event information. These events (such as task memory allocation, semaphore usage,
and task suspension) can contribute to a host stack layer incorrectly handling the
request message and returning an error status to the application.
Take the example shown in the earlier MSC (Figure 1) and in the visualized MSC log
graph show in (Figure 4). The sequence of messages pictured in each begins with
an indication of data coming into the host stack from the HCI layer. This indication is
then passed "up" (to the left in Figure 1 and down in Figure 4) the stack to the
server application. Once the message has been received at its destination, an
appropriate response message is sent from there to the RFCOMM (COM) layer.
Figure 4: Visualized MSC log graph.
One might expect this message to immediately be passed in turn down the stack
back towards the HCI layer. On the plain MSC, one sees instead another message, a
request for more data, passed from the server to the COM layer. Indeed, the same
sequence of messages can be seen in the visualized MSC log graph, but the
additional information there explains what is happening. While the first message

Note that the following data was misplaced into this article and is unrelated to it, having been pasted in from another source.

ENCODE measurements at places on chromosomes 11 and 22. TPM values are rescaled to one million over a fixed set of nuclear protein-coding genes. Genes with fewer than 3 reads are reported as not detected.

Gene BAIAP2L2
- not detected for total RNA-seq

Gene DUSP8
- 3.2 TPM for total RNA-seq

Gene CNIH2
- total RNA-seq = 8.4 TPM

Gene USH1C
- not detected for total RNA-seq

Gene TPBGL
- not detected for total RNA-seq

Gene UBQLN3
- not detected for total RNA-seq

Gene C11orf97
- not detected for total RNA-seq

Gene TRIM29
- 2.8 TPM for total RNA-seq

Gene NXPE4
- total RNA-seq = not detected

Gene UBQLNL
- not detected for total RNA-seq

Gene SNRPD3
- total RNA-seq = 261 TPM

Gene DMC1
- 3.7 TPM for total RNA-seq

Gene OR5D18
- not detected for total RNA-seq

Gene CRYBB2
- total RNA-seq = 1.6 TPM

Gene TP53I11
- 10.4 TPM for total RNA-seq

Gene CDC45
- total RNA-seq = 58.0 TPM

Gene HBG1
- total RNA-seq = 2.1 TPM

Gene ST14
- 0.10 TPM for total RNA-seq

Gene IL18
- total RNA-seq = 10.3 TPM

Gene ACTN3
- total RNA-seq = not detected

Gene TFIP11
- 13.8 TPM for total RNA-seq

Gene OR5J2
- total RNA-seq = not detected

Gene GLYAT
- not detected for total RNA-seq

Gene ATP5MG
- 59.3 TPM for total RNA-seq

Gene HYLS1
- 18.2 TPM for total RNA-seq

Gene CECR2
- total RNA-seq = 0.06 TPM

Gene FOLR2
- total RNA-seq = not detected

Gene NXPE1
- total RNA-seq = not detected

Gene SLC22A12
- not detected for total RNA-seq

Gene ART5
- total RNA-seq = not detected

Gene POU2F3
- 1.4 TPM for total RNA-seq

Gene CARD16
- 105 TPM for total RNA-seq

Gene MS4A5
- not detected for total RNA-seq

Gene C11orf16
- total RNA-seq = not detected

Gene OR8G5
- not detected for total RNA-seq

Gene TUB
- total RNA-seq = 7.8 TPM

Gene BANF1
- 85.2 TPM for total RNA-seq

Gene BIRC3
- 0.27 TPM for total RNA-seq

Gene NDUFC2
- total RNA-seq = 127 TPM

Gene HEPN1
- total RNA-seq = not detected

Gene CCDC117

from the server task made the COM layer "READY" to run, indicated by the green
"saw-tooth" line, the CPU was not available for it to actually execute. (Executing
tasks are shown with a thick green line.)
Instead, the server did not relinquish the CPU, presumably processing the
information it had received. All contexts seen here are running at equal priority. It is
not until the server makes a request for more data, in its second message to COM
that it gives up the CPU awaiting confirmation of that request.
Once the server frees the CPU, COM can now execute. It processes both messages,
the response to the previous incoming data and the request for more, and passes
them down to L2CAP. From there the messages propagate "down" to the HCI layer
(or its "sub-layers" for reading and writing, HCR and HCW). This sequence completes
with a confirmation, XXX_DATA_CNF, being passed back "up" the stack to the
server, confirming that its request for more data has been handled.
The comparison of figures 1 and 4 indicates some of the advantages of the visualized
log approach. The supplementary information on task states, priorities, and OS
events used within and outside of the Bluetooth stack, allows insight into the
Bluetooth stack's behavior. Developers needn't wonder why a message didn't
propagate or yielded a negative result, but instead can find the cause directly.
Additionally, by using the MSC visual log approach, developers can determine the
correct task and functional thread to set the breakpoint with minimal interference to
other stack tasks.
Summing it Up
Bluetooth is a technology that is being rapidly adopted and as such, it can be difficult
for developers to absorb and integrate the technology. But state-of-the-art
development tools that enable developers to integrate OS events and task
information into message sequence charts can help application developers debug
Bluetooth applications much faster. They can detect incorrect configurations of
Bluetooth stack interfaces, uncover task starvation, and race conditions, and conduct
post-mortem analysis of failed applications.